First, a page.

Severity: Critical Alert
Transportation: Authorities in New Jersey, US, issue updated coronavirus travel advisory list July 21. Ten states added to quarantine list; one removed.
- Alert Begins: 21 Jul 2020 06:49 PM UTC
- Alert Expires: 03 Aug 2020 11:59 PM UTC
- Incident: COVID-19 restrictions
- Location(s): New Jersey (map)
- Time Frame: Indefinite
- Impact: Travel restrictions and business disruptions
Authorities in New Jersey have released an updated travel advisory list delineating those states from which travelers are advised to quarantine upon arrival as part of efforts to contain the spread of coronavirus disease (COVID-19). Alaska, Delaware, Indiana, Maryland, Missouri, Montana, Nebraska, North Dakota, Virginia, and Washington were added to the list; Minnesota was removed from it.
As of July 21, authorities recommend that all individuals entering New Jersey from the following states self-quarantine for 14 days upon arrival: Alabama, Alaska, Arkansas, Arizona, California, Delaware, Florida, Georgia, Iowa, Indiana, Kansas, Idaho, Louisiana, Maryland, Mississippi, Missouri, Montana, Nebraska, New Mexico, North Carolina, Nevada, Ohio, Oklahoma, South Carolina, North Dakota, Tennessee, Texas, Utah, Virginia, Washington, and Wisconsin. According to the advisory, although self-isolation is voluntary, compliance is expected. Hotels in New Jersey have been asked to notify any guests arriving from affected states that they should comply with the instruction. Business travelers, critical workers, and seasonal migrant farm-workers are exempt from these measures.
The list of states could change with little notice, as it is regularly updated by officials to ensure it includes all states that have positive COVID-19 test rates higher than 10 per 100,000 residents, or positivity rates of 10 percent or higher over a seven-day average.
Other restrictions related to the pandemic remain in effect. Officials have ordered residents to wear face masks in all indoor public spaces, as well as in outdoor settings whenever social distancing measures are not possible. Indoor gatherings must be limited to 25-percent capacity of the facility or a maximum of 100 people, while outdoor gatherings of more than 500 people are banned. Officials continue to urge residents to limit face-to-face interactions and maintain social distancing measures.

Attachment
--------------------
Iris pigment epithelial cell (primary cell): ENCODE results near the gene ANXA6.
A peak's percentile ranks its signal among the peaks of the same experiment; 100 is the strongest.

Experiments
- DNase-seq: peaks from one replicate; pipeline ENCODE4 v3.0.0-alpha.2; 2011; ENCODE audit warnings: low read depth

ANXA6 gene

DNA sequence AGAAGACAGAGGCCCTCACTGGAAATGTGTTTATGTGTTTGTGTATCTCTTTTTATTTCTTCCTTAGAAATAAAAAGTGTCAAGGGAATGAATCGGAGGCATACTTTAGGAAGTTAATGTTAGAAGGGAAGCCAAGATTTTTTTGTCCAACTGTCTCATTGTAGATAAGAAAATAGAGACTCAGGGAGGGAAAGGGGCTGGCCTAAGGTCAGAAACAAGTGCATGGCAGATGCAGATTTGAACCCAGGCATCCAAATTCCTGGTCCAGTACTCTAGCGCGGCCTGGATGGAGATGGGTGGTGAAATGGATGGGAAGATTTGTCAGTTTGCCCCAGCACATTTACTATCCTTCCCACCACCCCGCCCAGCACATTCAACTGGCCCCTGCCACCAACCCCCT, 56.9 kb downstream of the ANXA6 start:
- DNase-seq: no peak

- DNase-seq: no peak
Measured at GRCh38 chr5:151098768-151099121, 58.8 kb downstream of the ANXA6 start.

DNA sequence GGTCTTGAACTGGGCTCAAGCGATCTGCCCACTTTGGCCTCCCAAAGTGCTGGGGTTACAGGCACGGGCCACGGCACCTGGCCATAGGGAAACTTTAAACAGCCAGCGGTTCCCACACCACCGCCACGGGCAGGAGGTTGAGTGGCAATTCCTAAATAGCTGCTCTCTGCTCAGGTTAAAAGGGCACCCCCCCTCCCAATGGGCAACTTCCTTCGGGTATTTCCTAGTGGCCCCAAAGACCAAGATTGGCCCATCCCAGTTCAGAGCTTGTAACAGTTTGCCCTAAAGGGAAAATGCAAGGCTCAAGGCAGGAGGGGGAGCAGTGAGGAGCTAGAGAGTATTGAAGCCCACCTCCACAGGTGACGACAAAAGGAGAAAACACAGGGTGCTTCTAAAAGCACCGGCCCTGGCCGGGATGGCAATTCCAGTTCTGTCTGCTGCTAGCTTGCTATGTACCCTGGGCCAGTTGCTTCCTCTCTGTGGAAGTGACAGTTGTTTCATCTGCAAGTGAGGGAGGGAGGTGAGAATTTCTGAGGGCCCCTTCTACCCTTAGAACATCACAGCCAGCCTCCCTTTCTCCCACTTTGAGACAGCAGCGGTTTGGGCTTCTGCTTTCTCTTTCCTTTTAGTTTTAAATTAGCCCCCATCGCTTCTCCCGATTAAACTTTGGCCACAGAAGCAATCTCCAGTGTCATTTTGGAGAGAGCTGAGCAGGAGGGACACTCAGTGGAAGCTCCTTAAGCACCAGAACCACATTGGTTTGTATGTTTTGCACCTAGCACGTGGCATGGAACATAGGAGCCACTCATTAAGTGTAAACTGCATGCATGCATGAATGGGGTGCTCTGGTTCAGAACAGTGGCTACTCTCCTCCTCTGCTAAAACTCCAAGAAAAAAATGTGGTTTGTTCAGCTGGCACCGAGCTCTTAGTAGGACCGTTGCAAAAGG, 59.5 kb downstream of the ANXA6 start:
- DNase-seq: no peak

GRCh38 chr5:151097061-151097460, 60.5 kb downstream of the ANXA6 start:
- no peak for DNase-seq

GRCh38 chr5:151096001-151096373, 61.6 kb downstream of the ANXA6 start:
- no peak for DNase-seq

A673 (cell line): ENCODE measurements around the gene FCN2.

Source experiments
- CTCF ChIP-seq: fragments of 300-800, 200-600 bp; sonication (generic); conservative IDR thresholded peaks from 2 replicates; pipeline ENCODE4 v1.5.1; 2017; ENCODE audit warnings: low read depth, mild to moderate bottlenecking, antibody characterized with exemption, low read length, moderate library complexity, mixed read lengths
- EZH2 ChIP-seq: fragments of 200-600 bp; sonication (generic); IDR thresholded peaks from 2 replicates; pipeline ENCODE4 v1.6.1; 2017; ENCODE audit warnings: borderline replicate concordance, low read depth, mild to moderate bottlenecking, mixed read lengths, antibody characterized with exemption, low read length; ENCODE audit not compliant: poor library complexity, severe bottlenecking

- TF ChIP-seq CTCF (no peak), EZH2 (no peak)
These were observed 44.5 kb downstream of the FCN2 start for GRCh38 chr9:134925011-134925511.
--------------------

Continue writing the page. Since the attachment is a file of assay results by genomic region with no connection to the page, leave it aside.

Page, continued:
Nevertheless, authorities have allowed certain facilities to reopen, such as swimming pools and personal care businesses. Low-contact organized and recreational sports activities have been allowed to resume. Indoor shopping malls may open at 50-percent capacity, and casinos may open at 25-percent capacity.
The following businesses and activities have also resumed:
- Outdoor dining at restaurants
- Retail stores for in-person services
- Childcare centers
- All outdoor entertainment and recreational facilities, with the exception of amusement parks, water parks, and arcades
- All construction projects
- Drive-in cinemas and other drive-through activities
- Car, motorcycle, and boat dealerships, and bike shops
- Beaches, state parks, recreational campgrounds, as well as outdoor activities
- Non-urgent medical procedures
- Practices and matches for professional sports teams based in New Jersey if their competition resumes
Other establishments, such as gyms and fitness centers, museums, libraries, and in-person government services, remain closed. All businesses must ensure compliance with social distancing standards, enhance sanitation procedures, and provide employees with any necessary personal protective equipment.
Grocery stores, pharmacies, banks, and fuel stations may continue to provide in-person services, while companies in agriculture, manufacturing, security, transport, and media services can also remain open. Officials have ordered all employees and customers at essential businesses to wear face coverings whenever they are inside their facilities.
Emphasize basic health precautions, especially frequent handwashing with soap and water, or an alcohol-based hand sanitizer if soap and water are unavailable. Practice good coughing/sneezing etiquette (i.e., covering coughs and sneezes with disposable tissues, maintaining distance from others, and washing hands). There is no evidence that the influenza vaccine, antibiotics, or antiviral medications will prevent this disease, highlighting the importance of diligent basic health precautions.